US Open Banking given boost as CFPB proposes data rights rule

Ellie Duncan
23 Oct 2023

The Consumer Financial Protection Bureau (CFPB) has proposed the Personal Financial Data Rights rule, giving US consumers “the power to walk away from bad service”, and clamping down on “risky data collection practices”, such as screen scraping.

The rule is the first proposal to implement Section 1033 of the Consumer Financial Protection Act, according to the CFPB, in a statement released on 19 October.

Under the proposed Data Rights rule, individuals in the US would be able to share data about their use of checking and prepaid accounts, credit cards, and digital wallets, and to access competing products and services, without their data being collected, used, or retained to “serve commercial interests over their own”.

The CFPB stated that, rather than providing detailed technical standards, the rule contains several requirements to ensure industry standards are “fair, open, and inclusive”.

“With the right consumer protections in place, a shift toward open and decentralized banking can supercharge competition, improve financial products and services, and discourage junk fees,” said CFPB director Rohit Chopra.

“Today, we are proposing a rule to give consumers the power to walk away from bad service and choose the financial institutions that offer the best products and prices.”

Banks and other providers subject to the rule would have to make personal financial data available, at no charge to consumers or their agents, through dedicated digital interfaces that are safe, secure, and reliable, which the CFPB said will ensure consumers get their data “free of junk fees”.

By giving American consumers the legal right to share their data, the rule enables them to switch providers more easily and be better able to manage accounts from multiple providers.

To prevent unchecked surveillance and misuse of people’s data, the proposed rule provides protections to ensure that third parties could not collect, use, or retain data “to advance their own commercial interests through actions like targeted or behavioral advertising”.

The CFPB confirmed that under the proposal, the requirements of the new rule would be implemented in phases, with larger providers being subject to them “much sooner” than smaller providers.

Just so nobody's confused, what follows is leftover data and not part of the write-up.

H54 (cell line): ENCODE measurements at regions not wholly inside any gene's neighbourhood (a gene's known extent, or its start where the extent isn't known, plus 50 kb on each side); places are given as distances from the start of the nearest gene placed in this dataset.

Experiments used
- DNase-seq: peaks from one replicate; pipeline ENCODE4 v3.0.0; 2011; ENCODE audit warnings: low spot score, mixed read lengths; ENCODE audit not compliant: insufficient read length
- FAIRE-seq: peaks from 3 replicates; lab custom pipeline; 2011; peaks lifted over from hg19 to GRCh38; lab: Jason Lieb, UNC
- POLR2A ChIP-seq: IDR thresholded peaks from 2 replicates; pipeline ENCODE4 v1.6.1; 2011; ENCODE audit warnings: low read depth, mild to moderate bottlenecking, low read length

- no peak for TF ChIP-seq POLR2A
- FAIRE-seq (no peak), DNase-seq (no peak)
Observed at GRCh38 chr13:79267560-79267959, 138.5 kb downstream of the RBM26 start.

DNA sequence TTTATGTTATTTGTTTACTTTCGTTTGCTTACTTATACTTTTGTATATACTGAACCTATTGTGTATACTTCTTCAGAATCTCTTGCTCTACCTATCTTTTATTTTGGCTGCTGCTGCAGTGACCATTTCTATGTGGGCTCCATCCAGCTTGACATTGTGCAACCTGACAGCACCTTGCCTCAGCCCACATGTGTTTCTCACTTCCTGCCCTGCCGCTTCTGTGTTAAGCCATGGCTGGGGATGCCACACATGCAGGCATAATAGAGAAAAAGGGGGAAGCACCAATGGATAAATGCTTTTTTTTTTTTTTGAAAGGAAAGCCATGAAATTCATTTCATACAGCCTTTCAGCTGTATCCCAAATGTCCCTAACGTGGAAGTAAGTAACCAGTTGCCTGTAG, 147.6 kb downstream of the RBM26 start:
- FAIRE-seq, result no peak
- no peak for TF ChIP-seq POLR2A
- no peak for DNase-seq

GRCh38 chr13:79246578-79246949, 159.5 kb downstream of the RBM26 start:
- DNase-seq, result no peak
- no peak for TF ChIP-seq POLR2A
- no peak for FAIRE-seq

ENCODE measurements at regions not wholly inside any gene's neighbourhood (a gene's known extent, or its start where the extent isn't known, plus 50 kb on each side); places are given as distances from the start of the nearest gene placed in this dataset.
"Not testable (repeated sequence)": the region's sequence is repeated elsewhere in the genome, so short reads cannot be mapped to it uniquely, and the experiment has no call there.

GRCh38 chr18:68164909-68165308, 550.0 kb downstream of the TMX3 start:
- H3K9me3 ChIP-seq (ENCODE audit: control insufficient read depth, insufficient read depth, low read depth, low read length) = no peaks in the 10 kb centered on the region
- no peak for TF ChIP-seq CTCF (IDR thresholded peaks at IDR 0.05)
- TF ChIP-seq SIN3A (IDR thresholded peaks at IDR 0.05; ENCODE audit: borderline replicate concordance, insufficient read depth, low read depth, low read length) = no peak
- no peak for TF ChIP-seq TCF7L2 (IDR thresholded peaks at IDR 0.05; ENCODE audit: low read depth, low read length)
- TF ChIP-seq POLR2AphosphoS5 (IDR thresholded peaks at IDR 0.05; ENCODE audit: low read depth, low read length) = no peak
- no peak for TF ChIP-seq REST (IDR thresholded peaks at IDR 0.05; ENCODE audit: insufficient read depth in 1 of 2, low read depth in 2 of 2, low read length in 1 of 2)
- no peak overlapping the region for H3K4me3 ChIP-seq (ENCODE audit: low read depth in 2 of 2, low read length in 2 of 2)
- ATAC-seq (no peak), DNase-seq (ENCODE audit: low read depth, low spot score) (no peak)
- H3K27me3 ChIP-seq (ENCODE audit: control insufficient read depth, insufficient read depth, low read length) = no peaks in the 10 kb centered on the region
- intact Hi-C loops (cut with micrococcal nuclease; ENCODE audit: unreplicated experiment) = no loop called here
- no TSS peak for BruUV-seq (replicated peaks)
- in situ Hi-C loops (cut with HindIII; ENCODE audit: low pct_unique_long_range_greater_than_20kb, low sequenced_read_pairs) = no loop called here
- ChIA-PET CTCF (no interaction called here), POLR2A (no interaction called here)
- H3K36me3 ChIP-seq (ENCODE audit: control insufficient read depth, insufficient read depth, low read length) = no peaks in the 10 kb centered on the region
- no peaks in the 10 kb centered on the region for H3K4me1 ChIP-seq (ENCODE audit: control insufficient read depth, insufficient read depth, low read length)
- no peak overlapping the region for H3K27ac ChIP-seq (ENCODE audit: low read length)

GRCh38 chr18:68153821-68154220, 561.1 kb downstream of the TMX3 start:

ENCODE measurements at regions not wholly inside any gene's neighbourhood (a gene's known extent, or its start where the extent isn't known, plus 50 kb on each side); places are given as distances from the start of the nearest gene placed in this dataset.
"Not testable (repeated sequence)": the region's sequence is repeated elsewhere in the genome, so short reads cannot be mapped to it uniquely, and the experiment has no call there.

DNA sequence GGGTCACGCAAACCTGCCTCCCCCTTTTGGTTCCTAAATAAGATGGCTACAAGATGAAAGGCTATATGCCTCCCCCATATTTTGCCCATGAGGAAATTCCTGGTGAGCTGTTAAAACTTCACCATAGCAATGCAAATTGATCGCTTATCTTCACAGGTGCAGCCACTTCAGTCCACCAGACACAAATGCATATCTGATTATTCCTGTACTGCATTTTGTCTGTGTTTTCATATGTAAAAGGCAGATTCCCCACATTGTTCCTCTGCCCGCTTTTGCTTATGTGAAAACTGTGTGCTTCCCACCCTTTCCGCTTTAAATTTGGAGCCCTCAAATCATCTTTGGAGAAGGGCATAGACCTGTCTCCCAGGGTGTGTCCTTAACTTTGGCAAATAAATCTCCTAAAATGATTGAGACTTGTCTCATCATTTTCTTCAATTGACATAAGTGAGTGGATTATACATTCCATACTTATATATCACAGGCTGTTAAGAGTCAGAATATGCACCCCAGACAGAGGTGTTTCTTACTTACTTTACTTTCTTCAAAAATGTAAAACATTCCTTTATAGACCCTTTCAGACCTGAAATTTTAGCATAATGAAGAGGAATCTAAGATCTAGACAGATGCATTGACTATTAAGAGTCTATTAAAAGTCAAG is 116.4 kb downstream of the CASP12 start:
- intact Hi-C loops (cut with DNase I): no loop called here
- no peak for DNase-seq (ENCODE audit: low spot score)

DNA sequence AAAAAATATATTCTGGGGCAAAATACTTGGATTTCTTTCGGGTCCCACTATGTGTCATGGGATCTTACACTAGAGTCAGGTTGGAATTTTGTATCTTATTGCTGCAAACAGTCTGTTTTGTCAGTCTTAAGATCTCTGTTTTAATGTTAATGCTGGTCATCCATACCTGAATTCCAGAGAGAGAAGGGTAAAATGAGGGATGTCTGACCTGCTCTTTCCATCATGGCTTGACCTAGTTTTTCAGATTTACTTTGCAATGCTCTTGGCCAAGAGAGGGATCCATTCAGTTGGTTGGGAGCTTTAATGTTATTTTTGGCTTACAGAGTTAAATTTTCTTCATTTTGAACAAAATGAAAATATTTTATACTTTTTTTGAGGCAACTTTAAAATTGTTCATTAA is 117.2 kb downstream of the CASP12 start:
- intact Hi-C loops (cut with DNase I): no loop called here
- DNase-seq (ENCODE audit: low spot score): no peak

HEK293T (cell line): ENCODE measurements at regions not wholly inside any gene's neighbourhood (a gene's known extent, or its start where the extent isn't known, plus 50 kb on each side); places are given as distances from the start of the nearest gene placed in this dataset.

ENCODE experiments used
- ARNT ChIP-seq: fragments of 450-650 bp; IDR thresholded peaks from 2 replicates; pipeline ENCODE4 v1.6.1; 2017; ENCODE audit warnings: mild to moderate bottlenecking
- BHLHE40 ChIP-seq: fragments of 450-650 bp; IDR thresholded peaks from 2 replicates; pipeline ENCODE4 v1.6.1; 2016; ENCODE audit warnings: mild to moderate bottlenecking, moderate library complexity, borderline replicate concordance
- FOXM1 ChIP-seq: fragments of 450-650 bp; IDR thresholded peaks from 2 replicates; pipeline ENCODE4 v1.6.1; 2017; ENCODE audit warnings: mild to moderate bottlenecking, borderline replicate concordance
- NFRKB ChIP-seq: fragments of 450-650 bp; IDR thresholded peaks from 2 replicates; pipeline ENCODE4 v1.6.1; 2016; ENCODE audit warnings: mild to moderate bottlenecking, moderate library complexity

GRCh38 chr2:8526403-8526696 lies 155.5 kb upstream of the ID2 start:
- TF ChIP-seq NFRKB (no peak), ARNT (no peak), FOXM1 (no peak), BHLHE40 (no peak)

Credit unions and community banks without a digital interface will be exempt from the rule.

Industry welcomes ‘milestone achievement’ and ‘broad scope’

Eyal Sivan, VP, Open Banking and Smart Data at Raidiam, wrote on LinkedIn: “As with previous Open Banking announcements from the CFPB, the tone taken is quite striking.

Raidiam’s Eyal Sivan

“It emphasizes enabling competition, strong consumer protection, the need for choice, and the importance of setting open industry standards.”

He added that the proposed new rule has a “broad scope”.

“Taking into account that it’s a data rights ruling (as opposed to a banking API and/or payments ruling) also bodes well for painting with a broad brush. Language like ‘banks and other providers’ certainly leaves the door open to go after other hoarders of data beyond financial institutions.”

Tom Burton, director of external affairs and public policy at GoCardless, called the announcement “another milestone achievement for Open Banking”.

“Whilst Open Banking has been around in the US for many years and we’ve already seen consumer demand rocketing, with over 65 million consumer accounts now using a common, free API standard to securely connect to innovative fintech services, this announcement pushes the agenda forward,” he added.

“Putting Open Banking on a regulatory footing will boost consumer confidence and trust, and ultimately accelerate adoption.”